Apply the same thought to your street photography. Nobody likes to see boring images. Shoot images that are interesting to look at and entertaining. Apply humor to your photos and make your viewers laugh. If you look at the images of Craig Semetko, they make you confused by what’s going on but are often hilarious. Oh yeah, and did you know that Craig used to be a comedic actor and writer for about 20 years? Don’t shoot photos that put your viewers to sleep.
9. Share your soul
Kanye West shares a lot of his personal life with his audience and listeners. In his song “Hey Mama” he pours out his soul and love for his mother. In another one of his songs “Roses” he describes the story of his dying grandmother. Kanye West does come off as an arrogant and cold bastard at times, but he is definitely human like the rest of us. Even in his new song “Runaway” he has a line that tells everyone to “…have a toast for the douchebags” (ultimately referring to himself).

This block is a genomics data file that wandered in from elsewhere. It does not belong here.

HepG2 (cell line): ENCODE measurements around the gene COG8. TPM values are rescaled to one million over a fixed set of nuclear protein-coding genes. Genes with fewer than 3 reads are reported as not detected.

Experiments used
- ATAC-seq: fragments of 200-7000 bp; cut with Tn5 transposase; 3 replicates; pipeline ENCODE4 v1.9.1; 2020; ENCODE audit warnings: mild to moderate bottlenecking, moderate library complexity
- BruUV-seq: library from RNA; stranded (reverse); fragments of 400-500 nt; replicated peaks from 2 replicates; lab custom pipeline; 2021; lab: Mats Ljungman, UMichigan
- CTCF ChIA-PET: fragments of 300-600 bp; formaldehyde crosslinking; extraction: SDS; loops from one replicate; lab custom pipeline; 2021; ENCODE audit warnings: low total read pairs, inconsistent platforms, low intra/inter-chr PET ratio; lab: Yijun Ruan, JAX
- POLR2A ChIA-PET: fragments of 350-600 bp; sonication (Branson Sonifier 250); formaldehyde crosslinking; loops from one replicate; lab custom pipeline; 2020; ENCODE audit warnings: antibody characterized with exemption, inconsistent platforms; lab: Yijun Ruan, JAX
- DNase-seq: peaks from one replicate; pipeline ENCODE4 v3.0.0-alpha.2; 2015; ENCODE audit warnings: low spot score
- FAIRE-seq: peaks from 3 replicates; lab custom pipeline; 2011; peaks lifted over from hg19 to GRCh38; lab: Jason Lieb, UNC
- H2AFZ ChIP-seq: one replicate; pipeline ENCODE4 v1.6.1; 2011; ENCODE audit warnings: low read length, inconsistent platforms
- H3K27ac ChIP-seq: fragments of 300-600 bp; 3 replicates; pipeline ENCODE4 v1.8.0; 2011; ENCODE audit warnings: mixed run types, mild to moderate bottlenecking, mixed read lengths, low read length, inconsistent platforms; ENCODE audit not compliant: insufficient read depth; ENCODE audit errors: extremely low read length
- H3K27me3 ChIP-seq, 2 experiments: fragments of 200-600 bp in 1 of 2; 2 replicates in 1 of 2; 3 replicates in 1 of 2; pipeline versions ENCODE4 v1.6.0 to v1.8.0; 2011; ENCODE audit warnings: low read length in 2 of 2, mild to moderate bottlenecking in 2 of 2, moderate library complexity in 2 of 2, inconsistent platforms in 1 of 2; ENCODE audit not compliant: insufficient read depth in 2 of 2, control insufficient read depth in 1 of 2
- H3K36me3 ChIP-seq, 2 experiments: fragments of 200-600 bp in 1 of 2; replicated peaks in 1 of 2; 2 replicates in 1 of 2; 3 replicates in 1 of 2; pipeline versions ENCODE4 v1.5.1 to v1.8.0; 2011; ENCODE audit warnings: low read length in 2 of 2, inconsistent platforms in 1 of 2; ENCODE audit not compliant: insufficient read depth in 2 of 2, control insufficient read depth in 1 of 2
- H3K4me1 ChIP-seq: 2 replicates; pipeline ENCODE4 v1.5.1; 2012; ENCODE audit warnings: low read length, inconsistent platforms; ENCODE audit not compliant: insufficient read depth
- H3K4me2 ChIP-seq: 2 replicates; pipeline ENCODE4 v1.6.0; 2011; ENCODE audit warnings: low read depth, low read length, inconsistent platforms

Show soul and emotion in your street photographs. Don’t make cold and lifeless images. Take photos that jump out at the viewer and touches them in some certain way. Tell a story that reminds you of your childhood or something you may have experienced in life. Let your viewers experience what you are experiencing. People love to relate.
10. Be political
Kanye’s YEEZUS album is one of my favorite songs. It is extremely political.
He talks about for-profit prisons, institutionalized racism, and the KKK (through BLKKK SKIN HEAD).
Ultimately, he wants to make political and social change through his music. He wants to empower people, and to remind us, that we have the power (already) within us — we just need to let it loose:
If you need to empower yourself, listen to ‘ALL DAY’ before you shoot. Or listen to ‘BLACK SKINHEAD’. Empower yourself.
For inspiration, learn from these contemporary titans: